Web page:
March 14 is Pi Day, and instead of letting us just sit back and celebrate with a piece of pie, NASA has decided to put us to work by releasing some real-life rocket science problems for us to solve.
While most of us are aware that pi is the ratio of a circle's circumference to its diameter, it's not something we use often outside of maths class - unless you're a NASA scientist or engineer, that is. The space agency uses the constant all the time to solve common space travel problems, and now it wants to see if you're up for the challenge.
To celebrate Pi Day, NASA has released a series of problems for the public to solve using pi, all based on real-life scenarios where the mathematical constant might come in handy - from identifying the habitable zone of the newly identified Trappist-1 star system, to predicting the coverage of this year's 'great American eclipse'.
"Pi isn't just a fancy number. It actually powers NASA spacecraft, keeps the Mars rover's wheels spinning, lets us peer beneath the clouds of Jupiter and gives us new perspectives on Earth," NASA's Jet Propulsion Laboratory wrote on Pi Day back in 2014.
Before you get stuck into the problems, which you can access in full here, don't worry too much about how many digits of pi you're able to remember off the top of your head - that's not what matters here.
Although scientists can now calculate more than 22 trillion digits of pi, the reality is that even NASA engineers don't need that many to get us to the farther reaches of our Solar System - and beyond.
Marc Rayman, the director and chief engineer for NASA's Dawn mission, explained on Facebook last year that his team only really uses 15 digits of pi - 3.141592653589793. And they've managed to get their spacecraft all the way to Ceres and Vesta, so you know it works.
As he explained last Pi Day:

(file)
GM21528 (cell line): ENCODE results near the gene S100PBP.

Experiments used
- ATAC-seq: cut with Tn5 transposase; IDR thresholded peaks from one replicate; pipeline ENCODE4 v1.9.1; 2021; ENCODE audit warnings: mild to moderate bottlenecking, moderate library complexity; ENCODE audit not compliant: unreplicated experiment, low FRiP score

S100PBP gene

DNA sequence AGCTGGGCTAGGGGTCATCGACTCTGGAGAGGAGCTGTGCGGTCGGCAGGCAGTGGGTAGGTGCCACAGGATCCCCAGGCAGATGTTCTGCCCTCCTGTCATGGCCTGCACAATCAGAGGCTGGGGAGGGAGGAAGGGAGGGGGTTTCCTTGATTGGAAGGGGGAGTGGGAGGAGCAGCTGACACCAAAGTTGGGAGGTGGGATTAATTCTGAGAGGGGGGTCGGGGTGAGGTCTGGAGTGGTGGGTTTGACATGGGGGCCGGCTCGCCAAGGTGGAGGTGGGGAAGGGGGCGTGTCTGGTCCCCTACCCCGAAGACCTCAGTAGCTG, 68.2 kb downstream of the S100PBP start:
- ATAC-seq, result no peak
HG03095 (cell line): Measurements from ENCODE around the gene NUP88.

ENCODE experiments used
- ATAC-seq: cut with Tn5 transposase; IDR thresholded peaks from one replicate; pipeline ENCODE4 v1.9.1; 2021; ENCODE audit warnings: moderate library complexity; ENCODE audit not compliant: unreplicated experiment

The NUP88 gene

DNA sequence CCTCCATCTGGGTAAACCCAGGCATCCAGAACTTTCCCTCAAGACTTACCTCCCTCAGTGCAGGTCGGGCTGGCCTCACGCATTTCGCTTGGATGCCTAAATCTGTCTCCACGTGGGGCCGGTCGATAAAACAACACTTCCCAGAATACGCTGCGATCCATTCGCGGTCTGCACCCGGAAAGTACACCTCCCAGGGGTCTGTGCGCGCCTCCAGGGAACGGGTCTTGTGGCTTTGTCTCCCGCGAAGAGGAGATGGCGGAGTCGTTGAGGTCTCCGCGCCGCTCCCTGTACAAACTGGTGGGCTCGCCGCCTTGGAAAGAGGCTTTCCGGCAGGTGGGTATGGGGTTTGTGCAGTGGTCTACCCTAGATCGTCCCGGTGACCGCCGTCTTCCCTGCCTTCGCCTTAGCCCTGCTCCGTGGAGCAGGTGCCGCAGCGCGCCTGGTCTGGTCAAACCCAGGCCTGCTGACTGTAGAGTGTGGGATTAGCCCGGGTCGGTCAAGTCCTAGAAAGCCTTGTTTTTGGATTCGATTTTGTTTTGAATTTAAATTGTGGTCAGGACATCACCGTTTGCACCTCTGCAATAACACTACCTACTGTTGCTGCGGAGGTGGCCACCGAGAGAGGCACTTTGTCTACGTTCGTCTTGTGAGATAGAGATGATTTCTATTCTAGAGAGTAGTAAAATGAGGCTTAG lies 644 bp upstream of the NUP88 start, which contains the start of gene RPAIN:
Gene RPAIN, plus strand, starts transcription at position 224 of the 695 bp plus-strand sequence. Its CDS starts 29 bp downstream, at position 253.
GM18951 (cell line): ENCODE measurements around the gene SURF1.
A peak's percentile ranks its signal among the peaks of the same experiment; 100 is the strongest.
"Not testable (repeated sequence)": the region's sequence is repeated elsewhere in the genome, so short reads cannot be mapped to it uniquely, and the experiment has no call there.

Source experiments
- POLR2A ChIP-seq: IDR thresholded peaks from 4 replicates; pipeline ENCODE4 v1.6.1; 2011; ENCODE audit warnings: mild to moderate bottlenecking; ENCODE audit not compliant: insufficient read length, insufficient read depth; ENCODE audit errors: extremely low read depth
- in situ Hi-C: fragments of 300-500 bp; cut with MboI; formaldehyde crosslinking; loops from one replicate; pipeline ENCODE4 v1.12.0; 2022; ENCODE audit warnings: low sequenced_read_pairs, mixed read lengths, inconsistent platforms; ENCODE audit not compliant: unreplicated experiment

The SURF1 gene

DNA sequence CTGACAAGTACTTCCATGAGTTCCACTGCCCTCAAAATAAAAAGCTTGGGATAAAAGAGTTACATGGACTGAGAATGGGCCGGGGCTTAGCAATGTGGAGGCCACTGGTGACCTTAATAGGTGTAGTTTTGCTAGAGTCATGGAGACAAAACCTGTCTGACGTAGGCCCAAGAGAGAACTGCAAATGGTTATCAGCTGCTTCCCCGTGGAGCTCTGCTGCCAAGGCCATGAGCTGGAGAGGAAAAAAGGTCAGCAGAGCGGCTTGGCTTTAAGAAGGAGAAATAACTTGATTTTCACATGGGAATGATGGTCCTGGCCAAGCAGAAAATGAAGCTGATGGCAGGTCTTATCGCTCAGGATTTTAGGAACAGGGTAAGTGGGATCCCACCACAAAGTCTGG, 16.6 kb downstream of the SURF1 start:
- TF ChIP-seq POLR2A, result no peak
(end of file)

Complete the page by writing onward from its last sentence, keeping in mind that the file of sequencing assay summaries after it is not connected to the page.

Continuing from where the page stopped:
"The most distant spacecraft from Earth is Voyager 1. It is about 12.5 billion miles [20.1 billion km] away. Let's say we have a circle with a radius of exactly that size (or 25 billion miles [40.2 billion km] in diameter) and we want to calculate the circumference, which is pi times the radius times 2. Using pi rounded to the 15th decimal, as I gave above, that comes out to a little more than 78 billion miles [125.5 billion km].
We don't need to be concerned here with exactly what the value is (you can multiply it out if you like) but rather what the error in the value is by not using more digits of pi. In other words, by cutting pi off at the 15th decimal point, we would calculate a circumference for that circle that is very slightly off. It turns out that our calculated circumference of the 25 billion mile [40.2 billion km] diameter circle would be wrong by 1.5 inches.
Think about that. We have a circle more than 78 billion miles [125.5 billion km] around, and our calculation of that distance would be off by perhaps less than the length of your little finger."
That's pretty incredible.
But if you wanted to be really thorough, Rayman explained that if you used 39 or 40 digits of pi, you could calculate the entire visible Universe - an area with the radius of around 46 billion light-years - "to an accuracy equal to the diameter of a hydrogen atom".
So, with any concerns about your inadequate pi memorisation skills placated, let's get stuck into these new NASA problems.
The first challenge the space agency sets is to do with calculating the ejecta pattern of craters on the surface of Mars using pi to predict at which angle debris hit the planet's surface in order to form the crater.
The space agency then asks us to calculate the amount of Earth's surface area that will be covered by the disc of the Moon's shadow during the 'great American eclipse' on 21 August 2017.
After that, NASA needs you to calculate when Cassini will plunge into Saturn's atmosphere later this year after more than 12 years orbiting the planet (RIP Cassini).
Finally, it's up to you to identify the inner and outer limits of our 'sister star system' Trappist-1's habitable zone.
You can see all these problems laid out in poster and interactive format over on NASA's site.
And you can even download a high-res poster of the problems for your classroom or home (who doesn't want to think about the demise of Cassini on the back of their toilet door?)
If that's not enough for you, don't worry, because NASA's also gone and added a bunch of 'extension problems' for those who want to keep going with the maths fun. You can access them here.
And if you find all of these puzzles easy and fascinating, it could be a sign that you might have a future working as a NASA scientist or engineer. Don't forget us when you make it to Mars!